(First appeared on Poligage Experts "Top of Mind")
It’s high tech’s high noon on Capitol Hill, but no matter which side you fall on one thing is clear: members of Congress are getting smarter on tech issues. Most of us watched Facebook’s worst nightmare, whistleblower Frances Haugen testifying before the Senate Subcommittee on Consumer Protection and releasing internal documents allegedly showing how Facebook harms children, sows divisions and undermines democracy. The previous week the Senate Judiciary antitrust subcommittee held hearings on how tech firms collect data and use it to their competitive advantage. Google and Facebook both face antitrust lawsuits from federal authorities.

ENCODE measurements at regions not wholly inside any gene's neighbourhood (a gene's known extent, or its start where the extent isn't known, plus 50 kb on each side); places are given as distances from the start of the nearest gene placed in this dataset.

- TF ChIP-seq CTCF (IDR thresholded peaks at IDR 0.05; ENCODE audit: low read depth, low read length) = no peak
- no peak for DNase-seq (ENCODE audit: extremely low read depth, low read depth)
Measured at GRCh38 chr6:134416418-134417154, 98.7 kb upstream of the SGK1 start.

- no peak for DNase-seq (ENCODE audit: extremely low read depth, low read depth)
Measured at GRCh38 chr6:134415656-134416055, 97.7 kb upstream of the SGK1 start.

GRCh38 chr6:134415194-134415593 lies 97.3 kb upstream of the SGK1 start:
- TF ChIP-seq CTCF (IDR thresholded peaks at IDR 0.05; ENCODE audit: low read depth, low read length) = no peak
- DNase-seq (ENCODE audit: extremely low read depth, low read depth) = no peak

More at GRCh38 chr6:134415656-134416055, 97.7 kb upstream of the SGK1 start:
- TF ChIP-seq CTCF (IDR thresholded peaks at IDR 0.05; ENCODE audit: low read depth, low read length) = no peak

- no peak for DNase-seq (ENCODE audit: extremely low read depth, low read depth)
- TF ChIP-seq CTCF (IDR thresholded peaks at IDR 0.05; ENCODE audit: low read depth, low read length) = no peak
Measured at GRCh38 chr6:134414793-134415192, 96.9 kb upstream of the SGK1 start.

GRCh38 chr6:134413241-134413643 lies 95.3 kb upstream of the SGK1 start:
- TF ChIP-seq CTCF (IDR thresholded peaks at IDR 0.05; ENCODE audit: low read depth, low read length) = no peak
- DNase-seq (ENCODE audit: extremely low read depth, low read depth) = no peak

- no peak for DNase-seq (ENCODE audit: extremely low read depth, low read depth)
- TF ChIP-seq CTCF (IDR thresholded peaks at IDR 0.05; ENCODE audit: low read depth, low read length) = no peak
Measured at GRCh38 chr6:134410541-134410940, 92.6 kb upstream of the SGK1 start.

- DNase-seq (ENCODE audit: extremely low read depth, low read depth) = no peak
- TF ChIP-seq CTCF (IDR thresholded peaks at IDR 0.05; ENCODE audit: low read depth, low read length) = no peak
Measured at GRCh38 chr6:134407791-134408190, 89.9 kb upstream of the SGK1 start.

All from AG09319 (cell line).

As hearings and legislation wind its way through the halls of Congress, a big takeaway from these hearings is how smart Congress is getting on tech issues. It’s been a long-running joke how few members use email or even a computer. To take on the likes of Facebook and Google, lawmakers are upgrading their tech teams to version 2.0. “Cookies,” “algorithms,” “artificial intelligence” (AI), have entered the congressional lexicon. Newer acronyms and phrases are being assigned as homework – “downstream MSI” (meaningful social interactions), “human content moderation” and “engagement-based ranking.”
Frances Haugen went a long way in breaking down the complexities of Facebook by drawing back the curtain. And many members of congress seem to “get it.” Why? Reverse mentoring. Helping members cram for a tech-hearing examination is the work of young “tech team” staffers who have grown up in this online world. As more hearings are held and legislation proposed, Congress is getting smarter having hired 20-something mentors. Now, there’s a groundswell of support for regulating Big Tech.